MR: Preston, you said “my brother” referring to Chris. Have you ever been accused of being brothers? You do kind of look alike.

PB: Yeah, we get it a lot. When we first started doing it, we were single so we’d say we’re brothers and the girls dug it a lot better than just two regular guys. Honest to God, we’d say we’re brothers because of that. I don’t have any brothers, but it’s a family thing. We can lean on each other. But it started impressing girls and now everybody says it so we just go along with it.

Mick Fleetwood
Mick Fleetwood
photo credit: David McClister

A Conversation with Mick Fleetwood

Mike Ragogna: I want to talk about the Mick Fleetwood Blues Band featuring Rick Vito, who was briefly part of Fleetwood Mac. Because of the amazing, off-the-charts success you had with Fleetwood Mac, a lot of people don't associate you so much with the blues. When you do these tours as the Mick Fleetwood blues band I imagine it's going full circle and you're getting to the heart of what you really love about music.

Mick Fleetwood: No doubt. For me it's sort of a seamless transition. I've never really not done this from time to time. I'm a blues player and Fleetwood Mac was a blues band and we went onto our merry way musically and developed into the band that people know and love, but there are hundreds of thousands that remember what we did, especially in Europe. This is always a pleasure, to go back and regroup. We do certainly focus on the old Fleetwood Mac but it's also reconnecting more importantly for me. We're a British band, it's not that complicated, but you've got you've got to do it properly or else you fall very far away from the mark. There's nothing worse than a bad blues band.

MR: [laughs] You're going all the way back to "Black Magic Woman," which I believe you were the first to record.

MF: Oh yeah, Peter penned that song with a band in 1968.

MR: When you play these songs are you still discovering things in them?

MF: Interesting question, especially to me. I'm not a super-slick player, but that turns out to be a benefit. I play most of these songs differently every night, which I always say is because I don't know what I'm doing. Having said that, we do know what we're doing, but every time it happens for me--there's an old phrase: The band is as good as the drummer. I'm not back there fucking it all up, but I am back there somewhat amazingly because of the nature of the way I do and don't learn and retain information, which is nothing new. I've always been like that from childhood. I'm sort of on the edge of imploding, which is sort of a nice thing. If you get a player who is super slick there's a danger that--yeah it's all super great, but I know which choice I would make. It has to be a balance, I understand that, where you actually empathize with someone who's on the edge of really pushing to express themselves. In this formula I'm really able to do that because there is more freedom to stretch and grab moments and change them if you like. When you don't know what you're doing, getting yourself out of trouble is what makes people take note. They ask, "What was that?" and you say, "We caught each other and turned it into something else." That's the magic that this platform affords. I think that's the magic that you go after, and I really enjoy that and it really suits me because I'm able to express myself in the moment proportionally more than I am in the band as it is, and rightly so. It's not hugely different, but it is different. Selfishly, I'm a blues drummer, so I'm out there and I need to do what I'm doing. It's not more fun, it's just more freedom.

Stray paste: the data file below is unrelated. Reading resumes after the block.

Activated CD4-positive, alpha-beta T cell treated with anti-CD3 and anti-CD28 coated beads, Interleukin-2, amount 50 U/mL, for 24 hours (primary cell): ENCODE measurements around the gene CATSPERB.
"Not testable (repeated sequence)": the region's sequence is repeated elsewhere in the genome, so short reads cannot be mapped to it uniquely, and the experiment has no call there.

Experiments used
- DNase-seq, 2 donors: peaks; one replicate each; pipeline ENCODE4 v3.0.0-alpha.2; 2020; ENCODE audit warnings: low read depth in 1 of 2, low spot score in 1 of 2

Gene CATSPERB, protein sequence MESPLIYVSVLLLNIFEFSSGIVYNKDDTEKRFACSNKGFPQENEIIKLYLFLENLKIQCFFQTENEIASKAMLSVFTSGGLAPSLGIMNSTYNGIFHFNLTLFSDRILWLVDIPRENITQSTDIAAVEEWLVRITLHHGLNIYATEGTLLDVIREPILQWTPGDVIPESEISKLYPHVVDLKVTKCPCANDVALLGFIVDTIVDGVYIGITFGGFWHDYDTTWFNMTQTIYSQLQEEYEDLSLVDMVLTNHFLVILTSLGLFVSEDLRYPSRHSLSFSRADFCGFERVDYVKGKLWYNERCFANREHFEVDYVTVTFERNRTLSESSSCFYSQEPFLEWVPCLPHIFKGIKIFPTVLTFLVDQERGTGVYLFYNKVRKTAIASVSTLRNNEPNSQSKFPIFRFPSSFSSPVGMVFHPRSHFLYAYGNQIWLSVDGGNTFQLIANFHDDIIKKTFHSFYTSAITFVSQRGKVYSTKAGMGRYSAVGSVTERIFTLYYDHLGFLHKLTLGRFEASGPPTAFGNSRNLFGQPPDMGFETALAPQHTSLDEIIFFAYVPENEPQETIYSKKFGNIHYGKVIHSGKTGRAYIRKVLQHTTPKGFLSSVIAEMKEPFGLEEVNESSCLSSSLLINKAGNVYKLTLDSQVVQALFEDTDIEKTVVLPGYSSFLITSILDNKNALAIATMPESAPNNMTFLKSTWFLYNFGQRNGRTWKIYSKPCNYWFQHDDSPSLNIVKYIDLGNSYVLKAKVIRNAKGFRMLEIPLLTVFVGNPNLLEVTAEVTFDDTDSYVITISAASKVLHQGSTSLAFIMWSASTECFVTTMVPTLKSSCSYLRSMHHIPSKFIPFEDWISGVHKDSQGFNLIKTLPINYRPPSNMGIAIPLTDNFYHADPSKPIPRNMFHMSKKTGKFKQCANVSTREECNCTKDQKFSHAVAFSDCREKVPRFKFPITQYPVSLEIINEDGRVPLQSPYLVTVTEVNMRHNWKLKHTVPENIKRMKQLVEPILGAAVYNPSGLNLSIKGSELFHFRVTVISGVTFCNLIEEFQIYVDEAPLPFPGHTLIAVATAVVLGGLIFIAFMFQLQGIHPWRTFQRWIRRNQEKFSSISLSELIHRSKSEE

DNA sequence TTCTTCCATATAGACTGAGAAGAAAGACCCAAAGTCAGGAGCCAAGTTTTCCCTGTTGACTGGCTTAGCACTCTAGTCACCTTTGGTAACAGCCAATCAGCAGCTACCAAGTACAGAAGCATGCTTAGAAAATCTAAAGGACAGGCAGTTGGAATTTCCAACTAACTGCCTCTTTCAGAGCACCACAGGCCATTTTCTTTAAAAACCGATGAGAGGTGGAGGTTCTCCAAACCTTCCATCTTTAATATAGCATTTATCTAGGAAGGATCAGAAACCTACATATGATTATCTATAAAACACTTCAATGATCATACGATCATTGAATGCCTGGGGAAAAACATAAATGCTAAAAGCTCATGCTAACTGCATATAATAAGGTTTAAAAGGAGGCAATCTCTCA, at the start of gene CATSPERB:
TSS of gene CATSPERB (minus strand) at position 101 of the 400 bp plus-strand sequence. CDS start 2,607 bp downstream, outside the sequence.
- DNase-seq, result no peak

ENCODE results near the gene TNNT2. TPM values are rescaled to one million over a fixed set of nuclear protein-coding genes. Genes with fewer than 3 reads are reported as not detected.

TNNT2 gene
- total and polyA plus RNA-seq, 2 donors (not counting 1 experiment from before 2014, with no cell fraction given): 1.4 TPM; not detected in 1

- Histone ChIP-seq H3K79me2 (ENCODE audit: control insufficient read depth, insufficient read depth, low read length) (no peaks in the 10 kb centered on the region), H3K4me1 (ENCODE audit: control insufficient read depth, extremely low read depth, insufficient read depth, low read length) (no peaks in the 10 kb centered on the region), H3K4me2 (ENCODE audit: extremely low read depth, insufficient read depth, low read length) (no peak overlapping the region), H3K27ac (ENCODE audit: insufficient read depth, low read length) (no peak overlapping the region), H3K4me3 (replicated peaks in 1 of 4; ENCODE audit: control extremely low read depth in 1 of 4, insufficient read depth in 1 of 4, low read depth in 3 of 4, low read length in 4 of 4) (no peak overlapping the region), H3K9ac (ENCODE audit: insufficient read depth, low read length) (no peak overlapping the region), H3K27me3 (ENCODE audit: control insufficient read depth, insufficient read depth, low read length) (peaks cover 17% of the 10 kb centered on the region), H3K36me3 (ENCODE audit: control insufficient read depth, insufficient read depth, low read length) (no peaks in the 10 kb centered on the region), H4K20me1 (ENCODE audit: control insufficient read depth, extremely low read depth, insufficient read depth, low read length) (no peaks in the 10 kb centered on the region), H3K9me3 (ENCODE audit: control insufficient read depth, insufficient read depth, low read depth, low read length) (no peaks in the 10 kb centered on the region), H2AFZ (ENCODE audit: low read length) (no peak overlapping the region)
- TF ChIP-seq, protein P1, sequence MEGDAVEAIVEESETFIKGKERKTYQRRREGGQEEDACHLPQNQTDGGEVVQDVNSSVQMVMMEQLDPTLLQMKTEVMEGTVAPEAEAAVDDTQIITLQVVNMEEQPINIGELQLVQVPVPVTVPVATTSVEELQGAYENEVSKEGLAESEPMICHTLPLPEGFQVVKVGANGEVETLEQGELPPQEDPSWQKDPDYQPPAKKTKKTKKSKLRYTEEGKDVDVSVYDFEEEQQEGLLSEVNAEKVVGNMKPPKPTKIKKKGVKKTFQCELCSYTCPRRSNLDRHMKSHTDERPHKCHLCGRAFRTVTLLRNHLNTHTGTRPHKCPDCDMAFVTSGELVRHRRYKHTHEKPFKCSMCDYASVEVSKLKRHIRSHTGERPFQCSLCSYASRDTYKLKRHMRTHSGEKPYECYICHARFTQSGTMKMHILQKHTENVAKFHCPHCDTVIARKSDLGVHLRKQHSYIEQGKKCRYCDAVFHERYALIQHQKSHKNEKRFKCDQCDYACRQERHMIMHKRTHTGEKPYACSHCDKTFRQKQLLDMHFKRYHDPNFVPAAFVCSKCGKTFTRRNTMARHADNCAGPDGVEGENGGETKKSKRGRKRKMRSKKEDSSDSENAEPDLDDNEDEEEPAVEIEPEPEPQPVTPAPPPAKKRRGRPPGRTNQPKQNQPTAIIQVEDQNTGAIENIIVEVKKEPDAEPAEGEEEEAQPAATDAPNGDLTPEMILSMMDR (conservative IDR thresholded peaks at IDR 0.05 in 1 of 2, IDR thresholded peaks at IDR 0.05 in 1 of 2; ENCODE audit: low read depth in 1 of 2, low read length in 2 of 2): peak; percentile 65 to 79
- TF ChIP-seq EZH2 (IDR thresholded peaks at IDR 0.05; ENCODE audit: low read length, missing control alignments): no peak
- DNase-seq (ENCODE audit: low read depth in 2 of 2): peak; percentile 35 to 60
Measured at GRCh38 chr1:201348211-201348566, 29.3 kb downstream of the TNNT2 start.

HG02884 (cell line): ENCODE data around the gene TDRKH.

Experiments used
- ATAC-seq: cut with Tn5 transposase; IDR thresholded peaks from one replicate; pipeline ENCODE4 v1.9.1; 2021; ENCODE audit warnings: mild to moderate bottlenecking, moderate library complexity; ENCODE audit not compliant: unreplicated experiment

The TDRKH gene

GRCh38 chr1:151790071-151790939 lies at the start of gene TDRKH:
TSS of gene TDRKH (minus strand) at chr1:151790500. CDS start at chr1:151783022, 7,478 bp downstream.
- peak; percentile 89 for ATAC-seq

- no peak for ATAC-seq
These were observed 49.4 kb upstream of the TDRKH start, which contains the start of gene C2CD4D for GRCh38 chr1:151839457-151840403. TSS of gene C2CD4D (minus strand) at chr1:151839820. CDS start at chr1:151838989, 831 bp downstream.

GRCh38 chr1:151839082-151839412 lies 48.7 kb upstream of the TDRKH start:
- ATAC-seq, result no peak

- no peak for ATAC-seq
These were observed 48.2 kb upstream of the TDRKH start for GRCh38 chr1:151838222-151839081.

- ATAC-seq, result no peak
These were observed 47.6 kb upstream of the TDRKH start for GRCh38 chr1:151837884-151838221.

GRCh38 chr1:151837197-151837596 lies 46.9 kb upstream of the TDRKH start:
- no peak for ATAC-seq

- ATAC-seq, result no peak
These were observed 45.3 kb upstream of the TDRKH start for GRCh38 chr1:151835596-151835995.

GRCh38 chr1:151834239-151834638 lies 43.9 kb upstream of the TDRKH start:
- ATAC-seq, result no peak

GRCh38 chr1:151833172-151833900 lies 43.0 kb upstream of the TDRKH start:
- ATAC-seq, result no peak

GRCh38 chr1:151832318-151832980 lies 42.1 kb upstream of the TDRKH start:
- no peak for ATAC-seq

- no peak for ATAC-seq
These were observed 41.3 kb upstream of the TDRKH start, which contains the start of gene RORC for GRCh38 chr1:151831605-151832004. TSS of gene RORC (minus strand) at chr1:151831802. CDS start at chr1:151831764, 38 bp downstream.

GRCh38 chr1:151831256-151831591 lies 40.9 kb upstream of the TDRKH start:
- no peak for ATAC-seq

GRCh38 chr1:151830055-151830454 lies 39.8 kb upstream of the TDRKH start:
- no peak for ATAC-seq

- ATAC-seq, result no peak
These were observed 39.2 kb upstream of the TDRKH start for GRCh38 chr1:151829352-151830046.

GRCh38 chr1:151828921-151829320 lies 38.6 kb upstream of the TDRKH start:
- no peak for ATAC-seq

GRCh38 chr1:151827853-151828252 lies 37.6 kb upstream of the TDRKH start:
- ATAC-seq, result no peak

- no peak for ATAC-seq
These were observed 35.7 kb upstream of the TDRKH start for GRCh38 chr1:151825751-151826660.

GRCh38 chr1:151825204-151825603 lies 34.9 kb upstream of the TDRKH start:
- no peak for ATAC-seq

MR: Within the format I understand how Fleetwood Mac recordings need to be more structured, and playing in the blues again allows you to improvise more and bring in other elements.

MF: Totally well put, in a much more succinct way than I did. For a percussionist I'm sort of speaking for myself, but it actually translates across the board. In Fleetwood Mac you're playing with a hugely famous outfit all over the world and quite frankly beautifully, unbelievably successful. You're on stage for three hours and you have a massive production with two hundred people working the show. It's a very different situation to turning up to a five hundred, nine hundred, maybe twelve hundred people max little theater like on this tour. Of course the geography and the physicality of it is different. With a blues band there's no fluff at all, meaning there's no production. We don't know the lighting guy, we do have our own sound guy, but every night is sort of on the come--you're rolling the dice a little bit about what's in the support team. When we come off it's not about celebrating the same type of show as Fleetwood Mac. The element that applies to this band is, "Did I play well?" Then you have, "Did everyone have a good night?" Then you have "Did everyone in the road crew have a good night?" Was the production as good as we'd have liked it? Then you talk to the sound guy. "What was the sound like out in the front?" because you're running a highly mechanized, huge studio really in the back of a circus truck. Then you go the audience and think, "How did they like it?" If you come out the other end with Fleetwood Mac you come out with all of those components in line and say, "Yeah, we had a great night playing, but apparently it sounded like shit out front." The utopian statement is, "When everything's right with Fleetwood Mac," and there's a lot more to be right, "That's a good night." With my band it's really simple, and actually a lot more personal, since about the only thing you have is, "How did we play? Did the audience enjoy it?" It's simple. Having said that, those components become hugely important and actually go right to the gut of a player, where you go, "The only thing we had to offer was to get on that stage and really, really pull it off." That's exciting, because you have to hit your mark.